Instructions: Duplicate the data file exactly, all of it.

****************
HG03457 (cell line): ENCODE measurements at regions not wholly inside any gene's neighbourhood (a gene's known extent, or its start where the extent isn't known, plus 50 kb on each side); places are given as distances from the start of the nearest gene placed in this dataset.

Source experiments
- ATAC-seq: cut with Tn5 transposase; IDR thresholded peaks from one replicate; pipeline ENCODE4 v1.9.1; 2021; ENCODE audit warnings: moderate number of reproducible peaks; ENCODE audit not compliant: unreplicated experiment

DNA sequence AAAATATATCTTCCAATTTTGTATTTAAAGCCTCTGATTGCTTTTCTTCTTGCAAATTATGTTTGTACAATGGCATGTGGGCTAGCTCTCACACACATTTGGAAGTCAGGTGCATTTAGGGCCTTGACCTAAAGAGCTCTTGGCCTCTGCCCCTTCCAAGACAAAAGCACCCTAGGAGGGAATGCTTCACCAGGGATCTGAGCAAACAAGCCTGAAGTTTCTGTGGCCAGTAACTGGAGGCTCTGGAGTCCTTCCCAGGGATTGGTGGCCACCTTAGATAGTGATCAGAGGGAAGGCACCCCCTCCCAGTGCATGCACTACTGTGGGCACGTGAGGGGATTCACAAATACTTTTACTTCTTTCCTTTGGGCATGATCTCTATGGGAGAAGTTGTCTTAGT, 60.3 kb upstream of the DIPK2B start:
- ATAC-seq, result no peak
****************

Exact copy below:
HG03457 (cell line): ENCODE measurements at regions not wholly inside any gene's neighbourhood (a gene's known extent, or its start where the extent isn't known, plus 50 kb on each side); places are given as distances from the start of the nearest gene placed in this dataset.

Source experiments
- ATAC-seq: cut with Tn5 transposase; IDR thresholded peaks from one replicate; pipeline ENCODE4 v1.9.1; 2021; ENCODE audit warnings: moderate number of reproducible peaks; ENCODE audit not compliant: unreplicated experiment

DNA sequence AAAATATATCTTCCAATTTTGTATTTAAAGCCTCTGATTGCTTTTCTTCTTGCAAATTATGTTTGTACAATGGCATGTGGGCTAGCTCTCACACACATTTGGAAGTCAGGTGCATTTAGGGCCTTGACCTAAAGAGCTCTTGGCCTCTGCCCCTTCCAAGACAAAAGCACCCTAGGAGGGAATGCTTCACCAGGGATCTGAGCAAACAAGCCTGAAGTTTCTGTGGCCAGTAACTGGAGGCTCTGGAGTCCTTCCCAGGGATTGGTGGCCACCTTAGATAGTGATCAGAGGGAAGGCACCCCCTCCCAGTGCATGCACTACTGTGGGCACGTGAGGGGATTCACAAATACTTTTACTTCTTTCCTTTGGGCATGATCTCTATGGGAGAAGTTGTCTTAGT, 60.3 kb upstream of the DIPK2B start:
- ATAC-seq, result no peak